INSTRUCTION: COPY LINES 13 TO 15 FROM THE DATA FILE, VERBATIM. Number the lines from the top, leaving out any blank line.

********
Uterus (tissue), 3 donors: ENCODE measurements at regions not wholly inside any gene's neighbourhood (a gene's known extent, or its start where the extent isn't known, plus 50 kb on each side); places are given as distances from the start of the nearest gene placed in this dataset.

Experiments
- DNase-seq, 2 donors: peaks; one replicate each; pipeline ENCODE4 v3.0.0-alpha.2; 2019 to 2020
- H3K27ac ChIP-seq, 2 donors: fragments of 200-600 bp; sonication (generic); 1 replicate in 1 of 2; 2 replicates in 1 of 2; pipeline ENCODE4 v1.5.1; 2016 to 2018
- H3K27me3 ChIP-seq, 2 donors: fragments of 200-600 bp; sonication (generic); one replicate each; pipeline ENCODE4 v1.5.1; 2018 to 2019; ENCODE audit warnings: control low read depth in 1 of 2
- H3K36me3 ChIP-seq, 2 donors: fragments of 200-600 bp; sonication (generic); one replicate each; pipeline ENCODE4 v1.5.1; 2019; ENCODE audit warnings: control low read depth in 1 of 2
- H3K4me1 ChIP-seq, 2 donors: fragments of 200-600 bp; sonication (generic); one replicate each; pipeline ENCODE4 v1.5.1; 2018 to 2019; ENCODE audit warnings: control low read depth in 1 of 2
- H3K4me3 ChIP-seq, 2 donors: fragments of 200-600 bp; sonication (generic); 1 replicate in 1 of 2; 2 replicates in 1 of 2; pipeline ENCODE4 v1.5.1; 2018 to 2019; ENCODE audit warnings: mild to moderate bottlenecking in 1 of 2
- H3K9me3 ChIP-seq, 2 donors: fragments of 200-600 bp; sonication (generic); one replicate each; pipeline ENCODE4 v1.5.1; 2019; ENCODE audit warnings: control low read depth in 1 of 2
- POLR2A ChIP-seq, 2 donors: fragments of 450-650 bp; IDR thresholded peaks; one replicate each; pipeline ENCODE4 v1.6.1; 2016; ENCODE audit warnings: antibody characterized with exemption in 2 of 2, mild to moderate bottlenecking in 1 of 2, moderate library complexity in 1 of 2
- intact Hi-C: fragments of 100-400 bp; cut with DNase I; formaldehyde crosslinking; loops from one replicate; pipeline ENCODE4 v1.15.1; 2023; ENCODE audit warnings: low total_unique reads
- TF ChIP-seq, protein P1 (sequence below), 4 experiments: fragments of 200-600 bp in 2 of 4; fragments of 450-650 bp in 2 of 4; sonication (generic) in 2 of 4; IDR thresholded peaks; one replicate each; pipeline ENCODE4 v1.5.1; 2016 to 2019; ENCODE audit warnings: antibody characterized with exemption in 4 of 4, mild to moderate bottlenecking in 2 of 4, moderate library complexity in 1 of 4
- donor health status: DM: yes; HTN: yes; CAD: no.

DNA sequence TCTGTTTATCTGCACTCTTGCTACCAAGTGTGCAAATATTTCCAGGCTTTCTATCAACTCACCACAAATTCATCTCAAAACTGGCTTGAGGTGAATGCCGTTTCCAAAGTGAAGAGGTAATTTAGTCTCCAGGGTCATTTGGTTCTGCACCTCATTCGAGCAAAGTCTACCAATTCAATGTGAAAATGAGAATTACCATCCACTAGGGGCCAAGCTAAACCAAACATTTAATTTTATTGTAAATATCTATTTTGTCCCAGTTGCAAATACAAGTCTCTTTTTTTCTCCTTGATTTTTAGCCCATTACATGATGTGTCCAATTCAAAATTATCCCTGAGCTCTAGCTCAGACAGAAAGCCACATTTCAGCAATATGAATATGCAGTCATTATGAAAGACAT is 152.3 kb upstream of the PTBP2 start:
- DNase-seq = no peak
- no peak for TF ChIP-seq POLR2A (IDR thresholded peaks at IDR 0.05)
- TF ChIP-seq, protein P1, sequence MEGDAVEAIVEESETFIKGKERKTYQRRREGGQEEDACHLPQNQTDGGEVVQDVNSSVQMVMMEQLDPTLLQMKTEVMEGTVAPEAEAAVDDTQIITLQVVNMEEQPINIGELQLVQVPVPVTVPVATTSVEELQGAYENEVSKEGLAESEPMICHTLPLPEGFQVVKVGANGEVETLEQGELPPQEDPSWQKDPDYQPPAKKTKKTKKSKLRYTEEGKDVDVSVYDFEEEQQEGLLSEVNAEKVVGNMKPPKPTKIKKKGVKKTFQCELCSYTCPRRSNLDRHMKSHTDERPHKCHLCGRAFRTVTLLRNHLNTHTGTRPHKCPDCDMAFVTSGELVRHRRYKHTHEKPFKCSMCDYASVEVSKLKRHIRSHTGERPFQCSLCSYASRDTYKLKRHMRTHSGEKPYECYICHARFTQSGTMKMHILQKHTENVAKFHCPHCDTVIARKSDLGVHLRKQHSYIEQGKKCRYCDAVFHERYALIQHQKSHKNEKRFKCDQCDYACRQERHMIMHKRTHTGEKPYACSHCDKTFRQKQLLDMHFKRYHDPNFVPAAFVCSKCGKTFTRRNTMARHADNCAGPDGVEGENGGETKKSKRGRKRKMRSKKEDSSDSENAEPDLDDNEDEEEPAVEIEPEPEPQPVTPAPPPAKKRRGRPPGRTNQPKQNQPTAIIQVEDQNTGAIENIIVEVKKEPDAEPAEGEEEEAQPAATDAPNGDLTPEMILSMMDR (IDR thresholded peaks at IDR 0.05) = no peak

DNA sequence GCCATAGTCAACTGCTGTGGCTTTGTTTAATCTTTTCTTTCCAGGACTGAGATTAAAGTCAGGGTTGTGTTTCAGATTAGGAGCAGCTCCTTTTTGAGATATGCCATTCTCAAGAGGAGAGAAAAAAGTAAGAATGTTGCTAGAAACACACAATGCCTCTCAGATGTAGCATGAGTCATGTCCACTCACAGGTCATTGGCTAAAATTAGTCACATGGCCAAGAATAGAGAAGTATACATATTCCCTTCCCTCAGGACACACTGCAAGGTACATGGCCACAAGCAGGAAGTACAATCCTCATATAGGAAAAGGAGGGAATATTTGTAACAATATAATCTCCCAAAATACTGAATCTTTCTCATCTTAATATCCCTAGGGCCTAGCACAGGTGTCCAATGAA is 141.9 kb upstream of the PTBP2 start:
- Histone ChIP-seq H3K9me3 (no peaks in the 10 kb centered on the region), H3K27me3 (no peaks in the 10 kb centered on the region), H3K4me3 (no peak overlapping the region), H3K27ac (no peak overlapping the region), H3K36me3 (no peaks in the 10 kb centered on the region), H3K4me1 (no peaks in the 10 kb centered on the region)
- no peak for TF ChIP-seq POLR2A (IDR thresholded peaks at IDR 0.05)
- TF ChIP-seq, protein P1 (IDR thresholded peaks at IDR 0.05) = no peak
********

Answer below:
- donor health status: DM: yes; HTN: yes; CAD: no.

DNA sequence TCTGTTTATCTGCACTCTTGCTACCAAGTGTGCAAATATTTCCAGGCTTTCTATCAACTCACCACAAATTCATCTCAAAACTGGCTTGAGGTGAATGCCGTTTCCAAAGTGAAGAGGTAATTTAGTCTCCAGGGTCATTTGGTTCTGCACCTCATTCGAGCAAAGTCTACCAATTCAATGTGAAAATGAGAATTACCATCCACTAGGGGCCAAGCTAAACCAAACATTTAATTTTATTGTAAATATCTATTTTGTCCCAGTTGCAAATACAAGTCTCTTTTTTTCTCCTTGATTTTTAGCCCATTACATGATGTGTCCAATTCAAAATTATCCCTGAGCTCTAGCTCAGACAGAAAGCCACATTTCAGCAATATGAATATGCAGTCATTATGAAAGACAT is 152.3 kb upstream of the PTBP2 start:
- DNase-seq = no peak